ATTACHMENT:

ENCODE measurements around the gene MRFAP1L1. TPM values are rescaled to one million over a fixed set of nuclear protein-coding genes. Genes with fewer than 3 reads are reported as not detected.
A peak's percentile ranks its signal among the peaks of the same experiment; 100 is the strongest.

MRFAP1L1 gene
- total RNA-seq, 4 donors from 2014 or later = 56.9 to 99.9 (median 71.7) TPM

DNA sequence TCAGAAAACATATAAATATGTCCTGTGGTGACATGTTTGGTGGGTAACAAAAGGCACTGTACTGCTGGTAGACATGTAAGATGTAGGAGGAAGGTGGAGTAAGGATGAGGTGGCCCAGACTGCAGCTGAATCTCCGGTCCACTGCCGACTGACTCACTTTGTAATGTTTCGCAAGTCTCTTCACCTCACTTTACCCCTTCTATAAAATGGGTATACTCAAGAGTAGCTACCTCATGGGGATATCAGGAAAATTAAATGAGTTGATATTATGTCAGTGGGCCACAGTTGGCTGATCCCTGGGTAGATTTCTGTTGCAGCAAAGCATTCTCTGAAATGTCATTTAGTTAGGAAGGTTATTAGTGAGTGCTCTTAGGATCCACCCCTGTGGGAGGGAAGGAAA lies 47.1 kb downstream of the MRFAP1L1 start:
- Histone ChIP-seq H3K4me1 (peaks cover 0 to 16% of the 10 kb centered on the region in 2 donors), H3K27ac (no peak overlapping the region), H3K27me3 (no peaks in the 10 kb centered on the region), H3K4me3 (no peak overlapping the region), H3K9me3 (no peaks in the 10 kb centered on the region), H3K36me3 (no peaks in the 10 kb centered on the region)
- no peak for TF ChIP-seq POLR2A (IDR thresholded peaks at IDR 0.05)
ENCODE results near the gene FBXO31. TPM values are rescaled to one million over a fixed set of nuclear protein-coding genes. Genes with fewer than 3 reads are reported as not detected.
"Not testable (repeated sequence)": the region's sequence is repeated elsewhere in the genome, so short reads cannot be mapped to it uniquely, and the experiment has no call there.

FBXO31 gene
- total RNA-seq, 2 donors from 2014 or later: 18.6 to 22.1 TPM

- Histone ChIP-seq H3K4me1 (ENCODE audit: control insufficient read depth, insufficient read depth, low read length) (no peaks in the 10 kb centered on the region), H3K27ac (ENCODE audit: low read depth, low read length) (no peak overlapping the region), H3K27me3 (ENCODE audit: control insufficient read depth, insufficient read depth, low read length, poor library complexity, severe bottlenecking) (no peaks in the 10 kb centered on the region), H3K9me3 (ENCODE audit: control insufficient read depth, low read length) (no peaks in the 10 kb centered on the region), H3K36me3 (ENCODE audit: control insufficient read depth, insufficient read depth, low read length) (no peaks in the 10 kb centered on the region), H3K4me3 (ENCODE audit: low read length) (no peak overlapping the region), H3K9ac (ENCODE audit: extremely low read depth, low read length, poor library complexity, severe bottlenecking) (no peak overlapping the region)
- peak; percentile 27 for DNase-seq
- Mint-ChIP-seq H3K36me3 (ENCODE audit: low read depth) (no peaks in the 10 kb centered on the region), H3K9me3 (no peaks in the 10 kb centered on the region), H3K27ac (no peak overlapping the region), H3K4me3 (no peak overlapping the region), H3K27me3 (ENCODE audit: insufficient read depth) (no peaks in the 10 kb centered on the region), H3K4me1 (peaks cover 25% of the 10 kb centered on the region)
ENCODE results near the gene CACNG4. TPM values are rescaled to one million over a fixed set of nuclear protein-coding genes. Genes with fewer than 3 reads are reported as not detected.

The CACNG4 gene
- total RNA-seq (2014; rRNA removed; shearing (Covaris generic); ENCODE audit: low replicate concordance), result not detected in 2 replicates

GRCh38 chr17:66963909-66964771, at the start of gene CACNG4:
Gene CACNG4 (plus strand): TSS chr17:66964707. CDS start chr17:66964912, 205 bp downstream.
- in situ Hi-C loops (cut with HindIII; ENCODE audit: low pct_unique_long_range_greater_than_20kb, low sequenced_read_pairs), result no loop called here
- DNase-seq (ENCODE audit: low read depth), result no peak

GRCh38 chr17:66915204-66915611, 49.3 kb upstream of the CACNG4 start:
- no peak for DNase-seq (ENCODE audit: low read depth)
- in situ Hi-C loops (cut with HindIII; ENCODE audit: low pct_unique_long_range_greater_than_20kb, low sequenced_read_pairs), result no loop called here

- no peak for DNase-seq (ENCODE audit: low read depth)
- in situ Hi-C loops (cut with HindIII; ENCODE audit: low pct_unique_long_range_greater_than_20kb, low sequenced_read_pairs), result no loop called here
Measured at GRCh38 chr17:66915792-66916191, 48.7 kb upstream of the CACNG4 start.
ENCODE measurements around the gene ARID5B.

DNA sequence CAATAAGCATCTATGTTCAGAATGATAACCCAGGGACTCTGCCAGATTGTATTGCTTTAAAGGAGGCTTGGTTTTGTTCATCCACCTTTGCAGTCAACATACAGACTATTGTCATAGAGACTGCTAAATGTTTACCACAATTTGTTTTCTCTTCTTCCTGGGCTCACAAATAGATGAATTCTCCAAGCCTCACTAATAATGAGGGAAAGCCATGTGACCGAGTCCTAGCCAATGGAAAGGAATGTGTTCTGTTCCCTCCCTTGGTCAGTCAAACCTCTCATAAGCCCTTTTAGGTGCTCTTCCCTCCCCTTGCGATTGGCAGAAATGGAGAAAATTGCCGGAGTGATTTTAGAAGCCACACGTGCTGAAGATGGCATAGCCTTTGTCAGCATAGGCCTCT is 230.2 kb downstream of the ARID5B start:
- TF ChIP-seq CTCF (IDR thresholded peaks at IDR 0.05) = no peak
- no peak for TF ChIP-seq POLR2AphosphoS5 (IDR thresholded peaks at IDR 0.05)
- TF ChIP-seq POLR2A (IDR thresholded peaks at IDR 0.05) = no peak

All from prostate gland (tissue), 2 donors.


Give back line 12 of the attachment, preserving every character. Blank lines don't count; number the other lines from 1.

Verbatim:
- Histone ChIP-seq H3K4me1 (ENCODE audit: control insufficient read depth, insufficient read depth, low read length) (no peaks in the 10 kb centered on the region), H3K27ac (ENCODE audit: low read depth, low read length) (no peak overlapping the region), H3K27me3 (ENCODE audit: control insufficient read depth, insufficient read depth, low read length, poor library complexity, severe bottlenecking) (no peaks in the 10 kb centered on the region), H3K9me3 (ENCODE audit: control insufficient read depth, low read length) (no peaks in the 10 kb centered on the region), H3K36me3 (ENCODE audit: control insufficient read depth, insufficient read depth, low read length) (no peaks in the 10 kb centered on the region), H3K4me3 (ENCODE audit: low read length) (no peak overlapping the region), H3K9ac (ENCODE audit: extremely low read depth, low read length, poor library complexity, severe bottlenecking) (no peak overlapping the region)